I can put my hand on the animal's body and can sense sound in the different sounds between the lung, the heart, and the abdomen. I pay attention quite a bit to how the animals behave in what they're doing.

There's always something going on and you don't know what's going to be coming in the door next. You don't know the background of the animal, and you don't know what happened. You just have to figure it out right now. And to figure it out, you have to help the animal and explain it to the owner, and I like that challenge.


I became a person who does surgery here because what other job can you come to work, wear your pajamas, play with puppies and kittens all day, and get somebody else to clean up the mess?

INTERPRETER: You should not let people tell you, you can't. People don't know. There are so many people who told me, you can't do this and you can't do that, and they didn't know. Find other ways to do it. Just because nobody knows a way to do it doesn't mean that there's not a way to do it. That's a different thing. And if you're willing to be flexible, and if you're willing to learn, and if you're willing to explore a little bit, then encounter a lot of frustrations, I think at the end, it's worth it. I like where I am today and I enjoy my job. I enjoy what I'm doing and I don't regret any of it.

Being a vet is dangerous. People don't think about that. I've been in situations where I've had 2000-pound bulls chasing me. I've had situations where I'm dealing with rottweilers. They're big dogs that refuse to let me near them, and I've had to treat them.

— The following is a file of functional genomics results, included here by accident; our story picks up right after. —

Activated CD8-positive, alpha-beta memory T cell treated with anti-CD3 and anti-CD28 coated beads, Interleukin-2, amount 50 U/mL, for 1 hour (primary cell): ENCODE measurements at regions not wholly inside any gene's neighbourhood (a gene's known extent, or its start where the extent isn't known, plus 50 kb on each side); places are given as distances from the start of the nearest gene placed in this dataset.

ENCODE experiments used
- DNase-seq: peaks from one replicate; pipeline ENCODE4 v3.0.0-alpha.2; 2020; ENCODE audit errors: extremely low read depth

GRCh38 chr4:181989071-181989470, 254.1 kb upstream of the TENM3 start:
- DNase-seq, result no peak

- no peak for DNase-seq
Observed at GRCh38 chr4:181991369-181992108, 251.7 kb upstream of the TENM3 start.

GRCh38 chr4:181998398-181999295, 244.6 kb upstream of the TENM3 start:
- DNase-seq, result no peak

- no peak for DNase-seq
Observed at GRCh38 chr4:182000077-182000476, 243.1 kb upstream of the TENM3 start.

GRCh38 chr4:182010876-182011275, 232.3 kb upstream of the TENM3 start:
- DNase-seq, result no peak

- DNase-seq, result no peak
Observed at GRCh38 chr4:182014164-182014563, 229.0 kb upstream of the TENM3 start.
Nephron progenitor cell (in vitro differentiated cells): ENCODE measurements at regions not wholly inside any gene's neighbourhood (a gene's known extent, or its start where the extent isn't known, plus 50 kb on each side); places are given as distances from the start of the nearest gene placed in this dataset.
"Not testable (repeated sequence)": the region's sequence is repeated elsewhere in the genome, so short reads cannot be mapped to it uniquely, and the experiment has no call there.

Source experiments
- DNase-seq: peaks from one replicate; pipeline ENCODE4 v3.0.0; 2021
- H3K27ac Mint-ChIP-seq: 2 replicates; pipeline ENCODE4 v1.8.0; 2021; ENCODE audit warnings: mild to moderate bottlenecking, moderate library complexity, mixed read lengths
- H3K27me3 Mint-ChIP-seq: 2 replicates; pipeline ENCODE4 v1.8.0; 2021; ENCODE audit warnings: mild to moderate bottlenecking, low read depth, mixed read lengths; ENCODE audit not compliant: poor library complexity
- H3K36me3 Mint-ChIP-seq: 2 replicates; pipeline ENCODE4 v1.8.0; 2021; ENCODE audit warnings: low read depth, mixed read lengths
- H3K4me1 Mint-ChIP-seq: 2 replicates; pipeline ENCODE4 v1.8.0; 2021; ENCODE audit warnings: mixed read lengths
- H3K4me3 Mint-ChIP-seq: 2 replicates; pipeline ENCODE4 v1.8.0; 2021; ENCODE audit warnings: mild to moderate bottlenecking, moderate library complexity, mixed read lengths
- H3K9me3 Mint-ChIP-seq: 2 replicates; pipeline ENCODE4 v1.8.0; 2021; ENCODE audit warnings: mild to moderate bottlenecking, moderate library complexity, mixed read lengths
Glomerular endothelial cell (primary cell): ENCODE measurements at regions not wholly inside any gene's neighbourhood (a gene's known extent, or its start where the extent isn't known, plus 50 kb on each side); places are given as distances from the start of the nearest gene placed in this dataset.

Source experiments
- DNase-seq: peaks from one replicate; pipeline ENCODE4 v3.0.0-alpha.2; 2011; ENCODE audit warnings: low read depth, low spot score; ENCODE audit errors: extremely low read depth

You learn different techniques and different drugs. That really helps, and you learn to run really fast.

NARRATOR: Claudia Gordon was born hearing on the island of Jamaica. When she was eight years old, an unknown illness caused her to become deaf.

INTERPRETER: As a kid, for sure I thought something was seriously wrong with me. I was scared. I thought that my future was so limited, I had no home. At the age of 13, Claudia moved to the United States and attended the Lexington School for the Deaf in Queens, New York. It is here that she met her first deaf role models and her self-confidence began to soar. She participated in sports and developed an interest in law. She believed, having been subject to discrimination herself, that becoming an attorney might allow her to make a difference, and it did. She graduated with honors from Howard University, American University, and Washington College of Law. Today, she is a practicing attorney in Washington DC.

INTERPRETER: I decided to choose law, become a lawyer, because I felt like a law degree would give me that necessary tool to empower people and to fight for them and to give them a voice. And to educate them as to what their rights are, how to react, and when they face that discrimination, what do you do?

More or less hearing, or not really, like deaf or blind?

Oh, right.

INTERPRETER: But I went to the Lexington School for the Deaf and involved myself in everything I could. I became involved with volleyball, track, I was president of my class and president of student government, the first black student government president at Lexington ever. That's where my world really opened up, because up to that point, I never really had met other deaf people, and when I came to Lexington, I saw other people who were the same as me, and they were deaf, and that meant a lot to me.

I would say, a shining star. Why? Because no matter what she does, she tried to do her best at it, and also, she just shined. She was able to incorporate other people in whatever she was doing. She was able to help people and to just shine with them.